chidder (chidder) wrote in popfiction,
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Felt Life



Bob the Gambler, Frederick Barthelme's fine 1997 novel about Ray and Jewel Kaiser and Jewel's teenaged daughter RV, concerns itself with the introduction of a fourth member into their pieced-together Mississippi family: gambling, and its effect on their love for one another.

Barthelme knows loss. The one-after-another death of his parents in the mid-Nineties, on the heels of the death of his big brother Donald in 1989, made it possible for Barthelme and his brother Steven (both of them college professors and, like Donald, writers) to gamble away more than $250,000 -- most of their inheritance.

Anyone familiar with the allure of gambling will easily understand Ray and Jewel's beautiful and twisted illogic when they risk all they have -- and all they don't. Barthelme's accomplishment here is that he makes it possible, too, for his non-wagering readership to comprehend how Ray can, on one hand, cherish a quiet night at home in front of the TV with Jewel and RV, and on the other (the hand holding the cards), risk losing it all.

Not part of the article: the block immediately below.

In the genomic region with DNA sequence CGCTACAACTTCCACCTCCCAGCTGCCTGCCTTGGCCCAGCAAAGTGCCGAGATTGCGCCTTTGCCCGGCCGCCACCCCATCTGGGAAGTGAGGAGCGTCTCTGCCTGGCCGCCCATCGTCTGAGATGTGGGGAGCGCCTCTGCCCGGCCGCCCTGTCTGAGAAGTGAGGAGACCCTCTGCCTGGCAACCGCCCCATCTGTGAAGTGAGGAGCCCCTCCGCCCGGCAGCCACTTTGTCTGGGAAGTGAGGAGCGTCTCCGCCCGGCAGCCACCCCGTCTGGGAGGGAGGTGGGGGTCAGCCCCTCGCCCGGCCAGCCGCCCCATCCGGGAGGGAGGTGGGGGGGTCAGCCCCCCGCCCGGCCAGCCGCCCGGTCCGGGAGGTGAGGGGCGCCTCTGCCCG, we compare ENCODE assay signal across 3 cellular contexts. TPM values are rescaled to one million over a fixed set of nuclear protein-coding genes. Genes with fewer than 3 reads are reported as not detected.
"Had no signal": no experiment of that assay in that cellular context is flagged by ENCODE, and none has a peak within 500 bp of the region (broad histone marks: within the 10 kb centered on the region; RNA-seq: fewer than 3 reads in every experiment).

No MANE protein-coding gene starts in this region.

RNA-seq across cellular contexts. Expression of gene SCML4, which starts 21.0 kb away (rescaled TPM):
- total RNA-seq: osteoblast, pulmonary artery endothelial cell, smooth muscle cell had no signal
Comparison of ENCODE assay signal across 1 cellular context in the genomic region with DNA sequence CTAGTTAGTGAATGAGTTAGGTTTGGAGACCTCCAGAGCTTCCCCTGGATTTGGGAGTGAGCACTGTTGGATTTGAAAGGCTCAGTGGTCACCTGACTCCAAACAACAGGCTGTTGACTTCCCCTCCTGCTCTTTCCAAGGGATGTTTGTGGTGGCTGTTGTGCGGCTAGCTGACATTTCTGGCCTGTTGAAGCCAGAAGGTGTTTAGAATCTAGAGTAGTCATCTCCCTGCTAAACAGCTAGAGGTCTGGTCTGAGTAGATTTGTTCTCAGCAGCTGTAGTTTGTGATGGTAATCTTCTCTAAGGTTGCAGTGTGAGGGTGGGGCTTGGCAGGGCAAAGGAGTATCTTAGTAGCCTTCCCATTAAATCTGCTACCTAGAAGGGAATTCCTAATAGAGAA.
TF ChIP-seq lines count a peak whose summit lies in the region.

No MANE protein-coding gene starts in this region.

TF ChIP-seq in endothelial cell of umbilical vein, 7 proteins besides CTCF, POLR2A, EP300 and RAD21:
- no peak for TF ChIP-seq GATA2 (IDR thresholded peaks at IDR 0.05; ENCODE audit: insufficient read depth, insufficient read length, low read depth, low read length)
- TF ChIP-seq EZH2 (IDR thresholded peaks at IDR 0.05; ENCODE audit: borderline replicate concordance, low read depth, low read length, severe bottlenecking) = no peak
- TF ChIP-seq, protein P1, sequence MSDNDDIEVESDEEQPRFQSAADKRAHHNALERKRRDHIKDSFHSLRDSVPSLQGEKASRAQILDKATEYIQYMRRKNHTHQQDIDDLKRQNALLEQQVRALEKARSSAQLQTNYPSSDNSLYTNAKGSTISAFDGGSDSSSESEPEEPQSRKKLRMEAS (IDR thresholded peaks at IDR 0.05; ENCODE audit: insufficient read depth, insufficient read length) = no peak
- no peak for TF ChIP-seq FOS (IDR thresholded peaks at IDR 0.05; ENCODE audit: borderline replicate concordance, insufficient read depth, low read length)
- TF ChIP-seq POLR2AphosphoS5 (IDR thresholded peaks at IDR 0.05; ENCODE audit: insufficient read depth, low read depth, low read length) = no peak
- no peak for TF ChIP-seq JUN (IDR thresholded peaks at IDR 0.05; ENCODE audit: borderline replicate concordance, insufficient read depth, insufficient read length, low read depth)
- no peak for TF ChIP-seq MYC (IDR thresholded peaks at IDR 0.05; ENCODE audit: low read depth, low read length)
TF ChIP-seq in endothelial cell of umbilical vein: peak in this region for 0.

Along the way, the Kaisers acquaint themselves with other artistic treatises on the subject -- most notably Jean-Pierre Melville's amazing film Bob le Flambeur (providing not only the book with its name, but also RV's nickname for her stepfather) and Dostoyevsky's The Gambler, whose protagonists' ill-fated systems and schemes are somehow lost on Ray and Jewel.

Bob the Gambler is infused with Henry James' "felt life." Just as there's no doubt that at some point Bruce Cockburn encountered a bullet hole in "Peggy's Kitchen Wall," equally convincing is Barthelme's elegy to an addiction that promises something (and it's not money) for nothing.

Barthelme's writing has always been about gambling: seeing how long he can draw out his sentences, his passages, the moments between his characters, until they reveal more than is on the page. Like Peckinpah's best slow-motion shots, meaning is not found in the action, the action resides in the meaning.

Writing in the same seductive tones as the addiction itself, Barthelme is clearly best friends with the fleeting yet inveigling sensation that comes from beating the odds: the feeling that he's somehow, if only for a moment, managed his own destiny.

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